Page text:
Mortgage Servicing Fraud
occurs post loan origination when mortgage servicers use false statements and book-keeping entries, fabricated assignments, forged signatures and utter counterfeit intangible Notes to take a homeowner's property and equity.
Articles |The FORUM |Law Library |Videos | Fraudsters & Co. |File Complaints |How they STEAL |Search MSFraud |Contact Us
Attorney General
NEW YORK, NY 10271

November 6,2007

Daniel H. Mudd
President and Chief Executive Officer
Federal National Mortgage Association
3900 Wisconsin Avenue, NW
Washington, DC 20016

Dear Mr. Mudd,

Over the last nine months, the Office of the New York Attorney General (this "Office") has conducted a
wide-ranging investigation into conflicts of interest and fraud in the mortgage industry. During the course
of our investigation, we have uncovered a pattern of collusion between lenders and appraisers that has
resulted in widespread inflation of the valuations of homes.
As you no doubt are aware, lenders now regularly sell the mortgage loans they make into the financial
markets, either directly or to investment banks or Government Sponsored Enterprises ("GSEs"), such as
Federal National Mortgage Association ("Fannie Mae") or the Federal Home Loan Mortgage Corporation
("Freddie Mac"). The loans are then pooled together, securitized, and sold to the general public as
mortgage backed securities.
This configuration has the effect of making the lender less vigilant against risky loans since any risk is
quickly transferred to the purchasers of the loans. Moreover, as the lender does not hold many of its loans
in its portfolio, the lender's interest in ensuring the accuracy of the appraisal backing the loan is severely
diminished. Even worse, because lender's profits are determined by the quantity of loans they
successfully close, and not the quality of those loans, there is an incentive for a lender to pressure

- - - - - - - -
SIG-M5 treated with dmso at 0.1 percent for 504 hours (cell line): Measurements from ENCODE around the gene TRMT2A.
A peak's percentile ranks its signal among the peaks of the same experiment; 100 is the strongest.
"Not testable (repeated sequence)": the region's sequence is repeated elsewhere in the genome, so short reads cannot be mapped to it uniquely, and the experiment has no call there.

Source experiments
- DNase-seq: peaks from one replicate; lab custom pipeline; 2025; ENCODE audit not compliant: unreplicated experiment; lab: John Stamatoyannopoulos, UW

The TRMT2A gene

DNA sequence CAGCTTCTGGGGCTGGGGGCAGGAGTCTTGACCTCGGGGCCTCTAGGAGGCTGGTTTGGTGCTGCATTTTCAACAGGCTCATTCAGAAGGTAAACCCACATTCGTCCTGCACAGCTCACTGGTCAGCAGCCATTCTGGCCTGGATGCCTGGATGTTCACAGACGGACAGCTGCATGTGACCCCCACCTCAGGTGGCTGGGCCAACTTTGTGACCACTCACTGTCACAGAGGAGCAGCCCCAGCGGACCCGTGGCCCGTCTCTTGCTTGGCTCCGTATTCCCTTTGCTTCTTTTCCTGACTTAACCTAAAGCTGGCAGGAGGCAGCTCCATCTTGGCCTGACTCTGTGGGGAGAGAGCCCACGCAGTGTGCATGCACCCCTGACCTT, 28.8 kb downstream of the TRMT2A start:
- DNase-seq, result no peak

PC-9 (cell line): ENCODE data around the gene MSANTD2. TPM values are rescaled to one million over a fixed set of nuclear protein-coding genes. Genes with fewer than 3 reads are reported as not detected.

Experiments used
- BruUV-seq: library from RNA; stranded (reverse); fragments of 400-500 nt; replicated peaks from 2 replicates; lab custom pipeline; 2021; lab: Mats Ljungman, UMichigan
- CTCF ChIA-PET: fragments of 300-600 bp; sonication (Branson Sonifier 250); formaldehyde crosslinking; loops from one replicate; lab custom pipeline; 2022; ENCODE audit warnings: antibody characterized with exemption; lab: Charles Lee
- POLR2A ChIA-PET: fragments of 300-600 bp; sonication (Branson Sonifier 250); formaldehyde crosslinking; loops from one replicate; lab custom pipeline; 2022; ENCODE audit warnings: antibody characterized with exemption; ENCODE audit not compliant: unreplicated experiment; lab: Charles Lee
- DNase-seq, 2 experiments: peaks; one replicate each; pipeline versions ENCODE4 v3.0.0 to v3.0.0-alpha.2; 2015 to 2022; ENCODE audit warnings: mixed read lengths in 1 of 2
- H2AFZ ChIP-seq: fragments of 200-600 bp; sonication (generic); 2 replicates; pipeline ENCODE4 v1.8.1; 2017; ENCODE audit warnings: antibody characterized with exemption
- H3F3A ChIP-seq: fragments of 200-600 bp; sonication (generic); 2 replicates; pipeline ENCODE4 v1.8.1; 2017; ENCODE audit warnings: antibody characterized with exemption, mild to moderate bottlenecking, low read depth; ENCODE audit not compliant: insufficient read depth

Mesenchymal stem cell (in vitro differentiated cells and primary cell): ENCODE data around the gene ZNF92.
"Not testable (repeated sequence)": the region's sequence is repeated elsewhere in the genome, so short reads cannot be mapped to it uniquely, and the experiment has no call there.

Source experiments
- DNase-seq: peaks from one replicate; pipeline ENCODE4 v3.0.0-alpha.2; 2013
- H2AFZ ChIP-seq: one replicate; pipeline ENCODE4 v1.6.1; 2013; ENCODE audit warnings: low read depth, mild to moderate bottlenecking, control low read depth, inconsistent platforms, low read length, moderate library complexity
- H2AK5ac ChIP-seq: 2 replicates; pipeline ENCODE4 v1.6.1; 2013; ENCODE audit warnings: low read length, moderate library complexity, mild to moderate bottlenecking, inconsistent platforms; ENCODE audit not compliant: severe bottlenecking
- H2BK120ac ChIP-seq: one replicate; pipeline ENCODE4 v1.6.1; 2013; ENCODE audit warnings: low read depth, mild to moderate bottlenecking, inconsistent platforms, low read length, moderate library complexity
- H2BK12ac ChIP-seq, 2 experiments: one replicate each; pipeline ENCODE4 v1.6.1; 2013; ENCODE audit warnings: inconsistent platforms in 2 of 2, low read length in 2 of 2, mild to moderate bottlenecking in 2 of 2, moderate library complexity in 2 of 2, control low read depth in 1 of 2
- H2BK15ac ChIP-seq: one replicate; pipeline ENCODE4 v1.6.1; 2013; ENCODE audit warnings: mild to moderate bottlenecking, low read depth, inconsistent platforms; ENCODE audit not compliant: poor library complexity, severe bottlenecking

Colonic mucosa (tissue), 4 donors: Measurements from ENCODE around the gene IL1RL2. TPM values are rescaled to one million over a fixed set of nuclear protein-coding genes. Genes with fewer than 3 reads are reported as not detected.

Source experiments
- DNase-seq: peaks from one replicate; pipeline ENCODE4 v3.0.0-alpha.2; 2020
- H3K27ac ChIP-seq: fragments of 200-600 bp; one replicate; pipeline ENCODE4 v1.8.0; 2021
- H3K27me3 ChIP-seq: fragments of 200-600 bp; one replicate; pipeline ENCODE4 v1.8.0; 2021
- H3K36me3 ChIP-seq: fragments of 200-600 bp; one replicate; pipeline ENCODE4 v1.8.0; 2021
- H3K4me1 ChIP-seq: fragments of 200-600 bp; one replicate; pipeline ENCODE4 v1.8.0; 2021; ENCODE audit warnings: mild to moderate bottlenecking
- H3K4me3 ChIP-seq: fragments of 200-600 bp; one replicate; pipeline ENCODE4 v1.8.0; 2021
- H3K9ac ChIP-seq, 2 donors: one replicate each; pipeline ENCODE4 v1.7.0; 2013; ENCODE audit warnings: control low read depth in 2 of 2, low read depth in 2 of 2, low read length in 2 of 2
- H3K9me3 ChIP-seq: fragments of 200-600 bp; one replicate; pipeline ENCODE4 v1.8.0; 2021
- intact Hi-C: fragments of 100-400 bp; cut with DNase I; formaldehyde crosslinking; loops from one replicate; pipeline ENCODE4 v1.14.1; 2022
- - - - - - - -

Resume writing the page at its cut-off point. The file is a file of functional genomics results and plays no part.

appraisers to reach values that will allow the loan to close, whether or not the appraisal accurately reflects
the home value.
Further jeopardizing the process, mortgage brokers and the lenders' loan production staff are almost
always paid on commission. Thus, the income of these individuals depends on whether a loan closes and
on the size of the loan. Accordingly, brokers and loan production staff have strong personal incentives to
pressure appraisers to value a home at the maximum possible amount, so that loans will close and
generate maximum commissions. For these reasons, mortgage brokers and lenders frequently subject real
estate appraisers to intense pressure to change values in appraisal reports.
The investment banks and GSEs may also have an interest in inflating (or at least in not questioning) the
value of the pooled loans. The values of these loans serve as a basis for the value of their securities. As
such, the higher the value of the loans closed, the greater the value for which the securities are sold on the
secondary market.
As part of our investigation, this office recently filed a complaint against First American
Corporation ('First Americari') and its subsidiary First American eAppraiseIT
('eAppraiseIT'), a company that performed over 260,000 appraisals for Washington